|Home||About me||About ADHD||Coaching||Stories||Resources||To do||Services||Contact me|
Zebra Stripes for ADHD
A monthly newsletter of stories tips and news for those concerned with ADHD, Attention Deficit and Hyperactivity Disorder, No. 17
Sarah Jane Keyser : ADHD Coach
Clang! Clang! Clang! Where's the Fire?
The fire bell rings, the firemen slide down the pole , the horses run to their places, click, click the harness is attached. In one minute they're out the door. Whoops, we forgot to attach the reins; not to worry, at full gallop the horses turn right, turn left and pull up in front of the burning building. They too can count the bells which signal the location of the fire. What an ADD moment! Full of excitement. I think people with ADD are secret arsonists. DO we set fires for ourselves just to have the excitement of putting them out? Do you breath fire and smoke from your ears when your telephone is cut off because you didn't pay the bill? Your income tax still hasn't been filed months after the due date? Your agenda goes for a walk-about just when you have an important meeting and can't remember when? Why do we do this to ourselves? Is it because shaking the falling ashes from the mane is exhilarating? Well what is it then? What's the alternative? Fire prevention! That's called organizing. What is so difficult about fire prevention? Well first of all it's boring. It's repetitive. It lacks the stimulation of falling embers in your mane. You know what it means. You've heard it probably many times from yourself and from others. "Just do it." "Open the mail every day and put bills to be paid in one place." "Put your keys in the same spot when you come in." We make resolutions by the dozens, but they just don't stick. You forget, I forget. So here's a plan. First, select two or three tasks that would make your life easier if you could do them regularly. "Opening the mail" for example. One I'm working on is "clean one shelf in my kitchen cabinet per day". These tasks should be reasonably simple. Define specifically what you expect of yourself. Decide the time of day when you will do it and how often per week, perhaps not every day. Second, create a reminder. How to remind yourself depends on you. If you are a verbal person, write yourself a note and post it where you can't miss it, like on the coffee machine. If you are more aurally inclined, leave a message on your voice mail or program your computer to give you a spoken message. Some people respond better with pictures so cut out some meaningful pictures from magazines (have fun with it) and paste them on index cards. Post the index cards on the kitchen table or another place that you can't miss. Next you need a wall calendar (if you don't already have one) hanging in a prominent position where everyone can see it and a packet of gold stars. Now the work begins. Each time you do a task, put a gold star on the calendar. "But that's for kids!" I hear you say? Exactly! With a gold star you are rewarding your inner child. And as the calendar fills up your inner child will be jumping for joy. You are enlisting your inner child as captain of the fire prevention team. If I've got this right, that calendar won't get a lot of stars, at least to begin with. You'll forget. There's not time; there never is. But PERSEVERE. ADHD is a problem which perseveres so you have to persevere to defeat it. If you forget for a few days, don't give up. It takes a few weeks for your inner child to get the feel of the game. Talk to it, ask it to help you. When you've mastered the first tasks, add some new ones. Celebrate, take your inner child to a park and have fun.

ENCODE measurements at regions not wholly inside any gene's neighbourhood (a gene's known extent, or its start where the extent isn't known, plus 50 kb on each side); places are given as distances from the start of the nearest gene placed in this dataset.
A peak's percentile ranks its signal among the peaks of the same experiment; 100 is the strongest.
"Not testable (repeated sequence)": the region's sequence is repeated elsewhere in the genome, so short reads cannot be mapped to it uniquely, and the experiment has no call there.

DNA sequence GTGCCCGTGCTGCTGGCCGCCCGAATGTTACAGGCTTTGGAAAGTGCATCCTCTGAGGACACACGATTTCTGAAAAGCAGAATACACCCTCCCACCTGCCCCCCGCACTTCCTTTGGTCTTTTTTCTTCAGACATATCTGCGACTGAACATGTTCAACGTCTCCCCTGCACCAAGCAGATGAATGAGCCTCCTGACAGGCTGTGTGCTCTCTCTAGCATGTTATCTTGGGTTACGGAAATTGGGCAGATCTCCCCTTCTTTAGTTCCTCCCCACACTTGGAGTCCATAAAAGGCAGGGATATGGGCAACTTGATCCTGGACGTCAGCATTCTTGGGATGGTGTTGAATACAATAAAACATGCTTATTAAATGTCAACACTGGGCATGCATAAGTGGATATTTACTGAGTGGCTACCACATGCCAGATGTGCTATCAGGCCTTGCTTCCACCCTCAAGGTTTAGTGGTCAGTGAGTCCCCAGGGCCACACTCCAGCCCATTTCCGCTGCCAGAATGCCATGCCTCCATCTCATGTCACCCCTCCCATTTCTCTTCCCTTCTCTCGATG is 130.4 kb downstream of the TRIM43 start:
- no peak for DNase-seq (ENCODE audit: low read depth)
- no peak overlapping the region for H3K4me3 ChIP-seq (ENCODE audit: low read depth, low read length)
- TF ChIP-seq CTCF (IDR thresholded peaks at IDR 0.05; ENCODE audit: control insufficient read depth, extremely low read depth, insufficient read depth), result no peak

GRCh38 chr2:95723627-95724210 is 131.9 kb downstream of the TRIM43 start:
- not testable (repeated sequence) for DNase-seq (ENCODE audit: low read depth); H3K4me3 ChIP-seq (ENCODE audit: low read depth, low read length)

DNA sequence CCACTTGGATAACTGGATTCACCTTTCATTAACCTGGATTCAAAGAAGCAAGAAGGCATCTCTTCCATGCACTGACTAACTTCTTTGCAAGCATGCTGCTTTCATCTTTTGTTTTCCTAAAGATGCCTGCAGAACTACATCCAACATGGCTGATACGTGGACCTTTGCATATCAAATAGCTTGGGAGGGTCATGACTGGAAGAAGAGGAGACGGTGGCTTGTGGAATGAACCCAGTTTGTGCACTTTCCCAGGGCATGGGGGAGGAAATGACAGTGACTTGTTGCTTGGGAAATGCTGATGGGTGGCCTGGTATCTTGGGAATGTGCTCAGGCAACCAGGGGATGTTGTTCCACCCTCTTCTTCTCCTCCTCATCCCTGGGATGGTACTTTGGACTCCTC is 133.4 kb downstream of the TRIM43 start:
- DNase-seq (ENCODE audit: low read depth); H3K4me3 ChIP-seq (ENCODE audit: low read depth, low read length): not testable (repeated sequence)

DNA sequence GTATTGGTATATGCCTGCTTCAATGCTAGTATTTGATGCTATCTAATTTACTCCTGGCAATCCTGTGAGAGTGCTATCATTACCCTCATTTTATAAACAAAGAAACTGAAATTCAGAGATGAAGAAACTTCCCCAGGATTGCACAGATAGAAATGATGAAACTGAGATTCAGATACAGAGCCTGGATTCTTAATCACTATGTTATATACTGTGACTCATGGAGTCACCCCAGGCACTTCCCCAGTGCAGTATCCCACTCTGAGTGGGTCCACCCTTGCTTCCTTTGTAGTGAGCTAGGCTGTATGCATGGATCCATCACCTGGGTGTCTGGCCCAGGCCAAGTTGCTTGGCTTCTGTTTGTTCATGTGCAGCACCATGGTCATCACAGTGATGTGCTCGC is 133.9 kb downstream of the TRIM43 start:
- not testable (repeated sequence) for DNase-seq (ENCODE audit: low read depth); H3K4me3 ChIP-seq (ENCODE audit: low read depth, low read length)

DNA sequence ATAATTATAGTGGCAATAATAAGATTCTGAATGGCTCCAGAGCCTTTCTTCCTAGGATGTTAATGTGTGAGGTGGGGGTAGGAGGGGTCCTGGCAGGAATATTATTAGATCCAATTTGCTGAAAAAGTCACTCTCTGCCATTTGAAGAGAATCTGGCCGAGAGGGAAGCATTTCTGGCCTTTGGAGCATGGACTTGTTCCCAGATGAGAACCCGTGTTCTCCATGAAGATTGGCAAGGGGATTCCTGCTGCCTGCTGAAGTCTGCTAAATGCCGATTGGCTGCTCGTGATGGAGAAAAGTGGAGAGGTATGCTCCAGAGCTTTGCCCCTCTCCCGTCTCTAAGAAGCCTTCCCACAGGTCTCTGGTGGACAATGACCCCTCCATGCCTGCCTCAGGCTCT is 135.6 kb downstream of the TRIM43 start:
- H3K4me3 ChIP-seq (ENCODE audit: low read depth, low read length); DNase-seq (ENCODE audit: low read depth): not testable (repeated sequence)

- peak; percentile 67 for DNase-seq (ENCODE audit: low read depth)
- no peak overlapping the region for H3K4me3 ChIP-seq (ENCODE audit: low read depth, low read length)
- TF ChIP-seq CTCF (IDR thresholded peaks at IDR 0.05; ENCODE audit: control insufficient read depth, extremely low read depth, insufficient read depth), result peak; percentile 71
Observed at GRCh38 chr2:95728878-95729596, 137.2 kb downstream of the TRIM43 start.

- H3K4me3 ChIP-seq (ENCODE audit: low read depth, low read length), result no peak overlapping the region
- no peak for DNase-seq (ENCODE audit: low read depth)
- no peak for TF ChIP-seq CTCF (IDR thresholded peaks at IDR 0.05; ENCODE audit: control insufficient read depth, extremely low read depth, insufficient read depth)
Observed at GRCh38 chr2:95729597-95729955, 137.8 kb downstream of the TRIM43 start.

For more about me, Sarah Jane Keyser, About Sarah Jane
Do you need a safe place to talk? email me today for a free coaching session.
Copyright© 2003-2006, Sarah Jane Keyser, all rights reserved.